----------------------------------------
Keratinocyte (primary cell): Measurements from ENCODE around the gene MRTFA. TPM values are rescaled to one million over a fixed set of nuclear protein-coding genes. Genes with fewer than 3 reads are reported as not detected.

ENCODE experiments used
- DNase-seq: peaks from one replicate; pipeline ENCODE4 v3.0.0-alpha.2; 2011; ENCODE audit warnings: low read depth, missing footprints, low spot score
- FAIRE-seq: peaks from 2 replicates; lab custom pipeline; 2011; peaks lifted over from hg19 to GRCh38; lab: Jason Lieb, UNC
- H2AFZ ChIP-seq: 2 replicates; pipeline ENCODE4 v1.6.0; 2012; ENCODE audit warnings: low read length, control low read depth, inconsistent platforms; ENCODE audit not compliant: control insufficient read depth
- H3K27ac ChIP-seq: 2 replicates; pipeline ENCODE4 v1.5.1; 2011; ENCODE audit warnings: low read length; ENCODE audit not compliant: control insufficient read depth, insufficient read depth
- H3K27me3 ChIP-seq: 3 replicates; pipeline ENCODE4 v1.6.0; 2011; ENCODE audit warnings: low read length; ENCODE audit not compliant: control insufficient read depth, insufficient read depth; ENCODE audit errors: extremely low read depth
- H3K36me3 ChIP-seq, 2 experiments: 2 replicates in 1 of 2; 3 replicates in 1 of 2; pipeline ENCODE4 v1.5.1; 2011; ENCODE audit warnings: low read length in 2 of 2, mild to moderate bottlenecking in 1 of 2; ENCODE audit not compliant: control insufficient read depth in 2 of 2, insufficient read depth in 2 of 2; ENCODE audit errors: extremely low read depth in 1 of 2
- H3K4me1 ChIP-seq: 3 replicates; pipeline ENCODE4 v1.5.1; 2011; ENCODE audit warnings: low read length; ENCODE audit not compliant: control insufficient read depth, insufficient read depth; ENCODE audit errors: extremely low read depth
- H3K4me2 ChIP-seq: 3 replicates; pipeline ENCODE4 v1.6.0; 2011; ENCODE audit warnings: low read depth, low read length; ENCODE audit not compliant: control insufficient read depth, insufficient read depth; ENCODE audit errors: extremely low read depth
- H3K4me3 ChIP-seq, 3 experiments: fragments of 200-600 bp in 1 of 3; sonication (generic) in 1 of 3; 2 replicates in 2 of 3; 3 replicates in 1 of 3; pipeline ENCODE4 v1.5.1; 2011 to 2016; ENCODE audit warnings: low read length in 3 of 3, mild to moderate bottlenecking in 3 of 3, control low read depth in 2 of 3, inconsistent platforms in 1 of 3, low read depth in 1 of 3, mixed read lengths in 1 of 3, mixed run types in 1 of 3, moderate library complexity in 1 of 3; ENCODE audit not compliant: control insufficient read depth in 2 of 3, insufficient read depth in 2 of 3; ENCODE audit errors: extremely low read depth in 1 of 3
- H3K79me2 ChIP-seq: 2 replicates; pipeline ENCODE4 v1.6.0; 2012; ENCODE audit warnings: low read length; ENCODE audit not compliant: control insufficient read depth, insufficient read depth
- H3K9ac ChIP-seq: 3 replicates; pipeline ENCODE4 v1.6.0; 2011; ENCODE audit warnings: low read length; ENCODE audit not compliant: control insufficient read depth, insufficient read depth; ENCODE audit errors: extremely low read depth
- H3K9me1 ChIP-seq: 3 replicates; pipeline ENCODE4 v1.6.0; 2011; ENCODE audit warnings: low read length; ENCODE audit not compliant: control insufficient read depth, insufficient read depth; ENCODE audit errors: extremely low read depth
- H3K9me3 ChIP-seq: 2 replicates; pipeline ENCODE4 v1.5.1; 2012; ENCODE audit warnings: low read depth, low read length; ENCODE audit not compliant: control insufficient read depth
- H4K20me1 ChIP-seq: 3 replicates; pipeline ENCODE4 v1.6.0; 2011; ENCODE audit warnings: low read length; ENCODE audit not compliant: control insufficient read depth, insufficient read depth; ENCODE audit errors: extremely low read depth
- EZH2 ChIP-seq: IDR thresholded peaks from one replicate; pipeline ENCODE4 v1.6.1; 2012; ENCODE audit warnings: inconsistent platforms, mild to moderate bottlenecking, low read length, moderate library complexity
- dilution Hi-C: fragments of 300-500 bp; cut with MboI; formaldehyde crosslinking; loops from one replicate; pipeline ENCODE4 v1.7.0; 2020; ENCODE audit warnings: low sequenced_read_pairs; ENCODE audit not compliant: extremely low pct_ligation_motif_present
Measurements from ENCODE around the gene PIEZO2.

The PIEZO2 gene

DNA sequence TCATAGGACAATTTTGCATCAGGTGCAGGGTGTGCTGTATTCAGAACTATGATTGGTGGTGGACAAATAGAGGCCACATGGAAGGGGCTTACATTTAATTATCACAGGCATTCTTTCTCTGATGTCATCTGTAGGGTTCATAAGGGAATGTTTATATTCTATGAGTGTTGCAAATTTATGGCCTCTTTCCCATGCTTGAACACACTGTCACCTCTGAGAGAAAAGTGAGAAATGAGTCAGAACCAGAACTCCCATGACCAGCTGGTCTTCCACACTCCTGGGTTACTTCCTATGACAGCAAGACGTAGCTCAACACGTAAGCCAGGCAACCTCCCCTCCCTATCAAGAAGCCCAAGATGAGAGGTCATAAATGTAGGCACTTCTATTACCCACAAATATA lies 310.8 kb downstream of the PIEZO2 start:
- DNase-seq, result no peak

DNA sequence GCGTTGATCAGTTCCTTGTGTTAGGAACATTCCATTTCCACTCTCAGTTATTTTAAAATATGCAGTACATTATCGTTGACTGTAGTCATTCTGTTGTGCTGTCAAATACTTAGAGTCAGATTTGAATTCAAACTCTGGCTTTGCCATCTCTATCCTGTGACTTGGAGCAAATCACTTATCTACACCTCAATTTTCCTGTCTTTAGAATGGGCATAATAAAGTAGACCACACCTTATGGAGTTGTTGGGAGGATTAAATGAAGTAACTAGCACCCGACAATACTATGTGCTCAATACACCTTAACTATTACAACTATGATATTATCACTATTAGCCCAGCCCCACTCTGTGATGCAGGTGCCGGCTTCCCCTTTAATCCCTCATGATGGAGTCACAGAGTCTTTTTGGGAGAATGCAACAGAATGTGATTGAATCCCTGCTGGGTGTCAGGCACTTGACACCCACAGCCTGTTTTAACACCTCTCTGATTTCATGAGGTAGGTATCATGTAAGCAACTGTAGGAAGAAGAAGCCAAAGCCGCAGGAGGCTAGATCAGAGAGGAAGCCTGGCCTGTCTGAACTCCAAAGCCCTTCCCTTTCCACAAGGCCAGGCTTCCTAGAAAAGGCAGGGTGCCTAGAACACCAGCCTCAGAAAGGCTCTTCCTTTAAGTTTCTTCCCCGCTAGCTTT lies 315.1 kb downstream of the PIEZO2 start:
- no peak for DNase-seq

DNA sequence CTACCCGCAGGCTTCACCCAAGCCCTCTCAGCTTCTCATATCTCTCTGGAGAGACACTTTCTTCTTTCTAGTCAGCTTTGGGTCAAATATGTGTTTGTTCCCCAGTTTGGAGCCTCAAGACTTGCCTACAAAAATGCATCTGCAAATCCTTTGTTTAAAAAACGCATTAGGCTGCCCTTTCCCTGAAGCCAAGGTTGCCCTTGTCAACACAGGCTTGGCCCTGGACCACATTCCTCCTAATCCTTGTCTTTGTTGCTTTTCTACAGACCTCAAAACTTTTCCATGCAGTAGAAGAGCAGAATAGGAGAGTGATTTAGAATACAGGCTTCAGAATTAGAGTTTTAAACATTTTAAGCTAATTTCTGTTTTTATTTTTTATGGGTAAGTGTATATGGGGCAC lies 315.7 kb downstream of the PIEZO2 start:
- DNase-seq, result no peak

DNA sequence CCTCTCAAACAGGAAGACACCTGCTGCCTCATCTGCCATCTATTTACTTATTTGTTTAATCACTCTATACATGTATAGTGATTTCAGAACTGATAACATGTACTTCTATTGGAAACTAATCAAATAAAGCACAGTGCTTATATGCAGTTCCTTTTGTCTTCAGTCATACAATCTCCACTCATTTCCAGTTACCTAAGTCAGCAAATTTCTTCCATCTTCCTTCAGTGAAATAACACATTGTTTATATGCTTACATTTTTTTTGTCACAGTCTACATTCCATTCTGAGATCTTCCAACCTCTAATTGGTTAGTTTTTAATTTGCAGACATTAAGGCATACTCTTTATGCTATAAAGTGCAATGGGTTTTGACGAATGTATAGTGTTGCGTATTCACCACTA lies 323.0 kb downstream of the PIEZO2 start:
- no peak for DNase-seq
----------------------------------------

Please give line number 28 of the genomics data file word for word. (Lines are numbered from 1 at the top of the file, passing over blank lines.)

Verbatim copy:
- no peak for DNase-seq